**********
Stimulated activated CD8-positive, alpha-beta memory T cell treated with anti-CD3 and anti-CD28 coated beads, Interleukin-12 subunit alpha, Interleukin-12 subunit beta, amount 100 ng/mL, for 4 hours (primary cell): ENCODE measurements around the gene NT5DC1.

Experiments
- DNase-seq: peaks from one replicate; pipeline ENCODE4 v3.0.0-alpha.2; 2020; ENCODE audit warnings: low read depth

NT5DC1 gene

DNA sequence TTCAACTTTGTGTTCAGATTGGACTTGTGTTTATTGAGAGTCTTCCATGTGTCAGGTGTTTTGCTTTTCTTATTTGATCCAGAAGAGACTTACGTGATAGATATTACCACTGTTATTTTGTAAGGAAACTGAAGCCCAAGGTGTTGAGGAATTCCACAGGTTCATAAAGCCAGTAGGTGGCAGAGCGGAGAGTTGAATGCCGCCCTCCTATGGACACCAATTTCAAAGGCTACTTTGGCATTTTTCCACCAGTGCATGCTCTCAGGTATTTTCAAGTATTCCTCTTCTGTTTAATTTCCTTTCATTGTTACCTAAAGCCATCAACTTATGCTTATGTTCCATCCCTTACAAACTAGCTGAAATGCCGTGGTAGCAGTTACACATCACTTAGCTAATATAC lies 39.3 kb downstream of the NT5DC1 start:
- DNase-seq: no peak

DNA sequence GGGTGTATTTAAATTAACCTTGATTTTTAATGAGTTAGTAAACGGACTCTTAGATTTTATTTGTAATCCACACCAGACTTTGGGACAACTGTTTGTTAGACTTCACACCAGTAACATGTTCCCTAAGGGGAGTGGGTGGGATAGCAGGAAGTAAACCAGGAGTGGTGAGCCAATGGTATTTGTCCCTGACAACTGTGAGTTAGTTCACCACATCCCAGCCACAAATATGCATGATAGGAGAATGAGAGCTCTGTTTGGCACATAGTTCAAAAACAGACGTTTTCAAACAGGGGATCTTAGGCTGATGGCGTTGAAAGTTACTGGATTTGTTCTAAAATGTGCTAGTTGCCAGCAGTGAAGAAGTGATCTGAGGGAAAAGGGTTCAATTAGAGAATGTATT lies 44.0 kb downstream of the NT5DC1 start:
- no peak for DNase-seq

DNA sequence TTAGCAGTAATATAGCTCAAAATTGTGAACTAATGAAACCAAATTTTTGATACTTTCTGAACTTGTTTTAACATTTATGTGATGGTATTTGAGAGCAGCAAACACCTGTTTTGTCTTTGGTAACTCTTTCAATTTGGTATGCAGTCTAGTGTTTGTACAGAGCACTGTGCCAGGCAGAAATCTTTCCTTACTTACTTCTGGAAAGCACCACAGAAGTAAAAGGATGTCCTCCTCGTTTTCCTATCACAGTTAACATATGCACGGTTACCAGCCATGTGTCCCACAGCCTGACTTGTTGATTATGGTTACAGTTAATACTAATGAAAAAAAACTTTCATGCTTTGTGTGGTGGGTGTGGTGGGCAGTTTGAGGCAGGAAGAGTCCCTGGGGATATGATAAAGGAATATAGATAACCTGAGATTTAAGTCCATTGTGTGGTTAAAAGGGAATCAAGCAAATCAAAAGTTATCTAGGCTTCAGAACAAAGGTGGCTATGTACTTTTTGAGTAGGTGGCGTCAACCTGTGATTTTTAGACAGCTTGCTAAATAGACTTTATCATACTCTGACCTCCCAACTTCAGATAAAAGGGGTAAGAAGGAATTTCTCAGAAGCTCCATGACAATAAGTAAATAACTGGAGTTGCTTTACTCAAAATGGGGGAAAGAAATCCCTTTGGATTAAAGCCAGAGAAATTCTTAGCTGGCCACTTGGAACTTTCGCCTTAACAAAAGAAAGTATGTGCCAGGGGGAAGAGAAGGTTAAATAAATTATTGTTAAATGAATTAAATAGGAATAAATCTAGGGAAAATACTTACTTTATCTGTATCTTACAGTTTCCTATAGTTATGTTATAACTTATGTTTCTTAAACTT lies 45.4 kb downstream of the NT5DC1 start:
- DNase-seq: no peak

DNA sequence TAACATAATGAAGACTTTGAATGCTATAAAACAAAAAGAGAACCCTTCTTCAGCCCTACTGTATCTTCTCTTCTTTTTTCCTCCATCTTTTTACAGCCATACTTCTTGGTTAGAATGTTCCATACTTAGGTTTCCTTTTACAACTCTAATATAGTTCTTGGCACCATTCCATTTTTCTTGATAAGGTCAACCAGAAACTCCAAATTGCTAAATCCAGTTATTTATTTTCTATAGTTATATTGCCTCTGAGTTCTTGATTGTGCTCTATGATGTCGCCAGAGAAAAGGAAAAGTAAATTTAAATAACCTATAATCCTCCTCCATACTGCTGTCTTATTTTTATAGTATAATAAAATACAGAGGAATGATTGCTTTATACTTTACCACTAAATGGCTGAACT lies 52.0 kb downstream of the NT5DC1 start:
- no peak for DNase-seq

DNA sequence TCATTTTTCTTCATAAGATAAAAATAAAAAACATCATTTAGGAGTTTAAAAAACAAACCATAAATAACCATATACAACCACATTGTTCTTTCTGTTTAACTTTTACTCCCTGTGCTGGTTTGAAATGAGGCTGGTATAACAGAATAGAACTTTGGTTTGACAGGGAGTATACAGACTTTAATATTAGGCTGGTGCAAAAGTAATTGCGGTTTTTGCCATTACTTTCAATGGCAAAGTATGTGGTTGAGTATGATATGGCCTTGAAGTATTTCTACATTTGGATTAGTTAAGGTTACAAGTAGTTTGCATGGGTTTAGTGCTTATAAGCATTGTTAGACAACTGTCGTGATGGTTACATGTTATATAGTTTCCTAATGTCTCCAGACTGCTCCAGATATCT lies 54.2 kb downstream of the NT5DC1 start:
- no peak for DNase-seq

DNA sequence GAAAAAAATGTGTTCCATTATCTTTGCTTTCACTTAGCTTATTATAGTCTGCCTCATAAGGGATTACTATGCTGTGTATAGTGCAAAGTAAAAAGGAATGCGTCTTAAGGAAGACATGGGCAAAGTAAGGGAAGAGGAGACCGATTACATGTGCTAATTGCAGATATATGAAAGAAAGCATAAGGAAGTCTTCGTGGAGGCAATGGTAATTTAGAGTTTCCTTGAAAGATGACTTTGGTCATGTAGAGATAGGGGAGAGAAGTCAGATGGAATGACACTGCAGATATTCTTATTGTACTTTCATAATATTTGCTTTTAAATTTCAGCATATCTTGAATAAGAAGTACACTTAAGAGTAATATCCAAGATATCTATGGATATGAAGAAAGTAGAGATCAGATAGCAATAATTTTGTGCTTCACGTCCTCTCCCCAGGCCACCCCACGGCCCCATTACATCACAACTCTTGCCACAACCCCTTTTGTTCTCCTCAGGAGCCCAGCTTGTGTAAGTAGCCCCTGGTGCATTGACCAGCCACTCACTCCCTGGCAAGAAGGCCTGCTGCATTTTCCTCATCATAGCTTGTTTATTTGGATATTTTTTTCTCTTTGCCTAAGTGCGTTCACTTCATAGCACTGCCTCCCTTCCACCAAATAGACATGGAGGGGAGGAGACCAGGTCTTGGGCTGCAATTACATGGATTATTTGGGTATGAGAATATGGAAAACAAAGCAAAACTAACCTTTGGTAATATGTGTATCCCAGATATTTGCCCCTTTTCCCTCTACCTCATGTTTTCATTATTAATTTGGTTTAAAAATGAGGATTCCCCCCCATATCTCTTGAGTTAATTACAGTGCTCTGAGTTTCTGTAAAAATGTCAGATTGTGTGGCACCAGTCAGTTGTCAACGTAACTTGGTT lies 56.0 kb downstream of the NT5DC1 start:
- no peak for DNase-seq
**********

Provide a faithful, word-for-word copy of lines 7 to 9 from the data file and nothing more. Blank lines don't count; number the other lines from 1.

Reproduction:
DNA sequence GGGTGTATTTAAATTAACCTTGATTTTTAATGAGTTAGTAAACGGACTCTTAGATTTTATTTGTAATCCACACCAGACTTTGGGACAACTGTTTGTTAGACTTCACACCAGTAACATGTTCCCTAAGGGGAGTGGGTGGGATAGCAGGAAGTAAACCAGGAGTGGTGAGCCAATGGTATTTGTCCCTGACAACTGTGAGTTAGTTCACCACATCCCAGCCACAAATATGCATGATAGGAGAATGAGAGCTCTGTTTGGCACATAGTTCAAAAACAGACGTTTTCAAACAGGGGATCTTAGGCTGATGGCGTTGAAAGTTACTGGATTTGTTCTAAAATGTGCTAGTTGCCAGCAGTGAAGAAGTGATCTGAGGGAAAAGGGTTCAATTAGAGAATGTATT lies 44.0 kb downstream of the NT5DC1 start:
- no peak for DNase-seq

DNA sequence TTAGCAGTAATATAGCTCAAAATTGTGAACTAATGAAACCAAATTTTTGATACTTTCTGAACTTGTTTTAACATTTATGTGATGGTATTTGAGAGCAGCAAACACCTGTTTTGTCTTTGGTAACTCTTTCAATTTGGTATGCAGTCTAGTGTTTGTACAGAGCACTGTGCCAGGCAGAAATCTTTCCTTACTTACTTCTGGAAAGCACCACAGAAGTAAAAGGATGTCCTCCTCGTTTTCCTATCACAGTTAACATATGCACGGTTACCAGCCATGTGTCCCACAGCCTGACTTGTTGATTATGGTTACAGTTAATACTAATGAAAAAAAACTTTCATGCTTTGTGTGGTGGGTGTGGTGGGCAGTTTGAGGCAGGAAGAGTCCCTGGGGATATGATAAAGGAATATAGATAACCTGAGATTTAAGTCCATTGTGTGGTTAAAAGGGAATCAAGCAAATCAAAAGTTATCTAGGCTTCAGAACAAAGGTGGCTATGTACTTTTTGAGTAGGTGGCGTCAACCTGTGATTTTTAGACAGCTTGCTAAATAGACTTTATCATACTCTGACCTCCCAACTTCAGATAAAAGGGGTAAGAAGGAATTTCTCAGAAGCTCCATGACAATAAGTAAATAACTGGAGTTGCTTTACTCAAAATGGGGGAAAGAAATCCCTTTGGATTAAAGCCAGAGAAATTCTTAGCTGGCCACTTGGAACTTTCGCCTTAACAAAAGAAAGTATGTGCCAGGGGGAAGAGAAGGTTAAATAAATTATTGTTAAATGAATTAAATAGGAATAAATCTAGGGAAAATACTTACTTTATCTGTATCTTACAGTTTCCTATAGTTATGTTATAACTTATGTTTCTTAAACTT lies 45.4 kb downstream of the NT5DC1 start: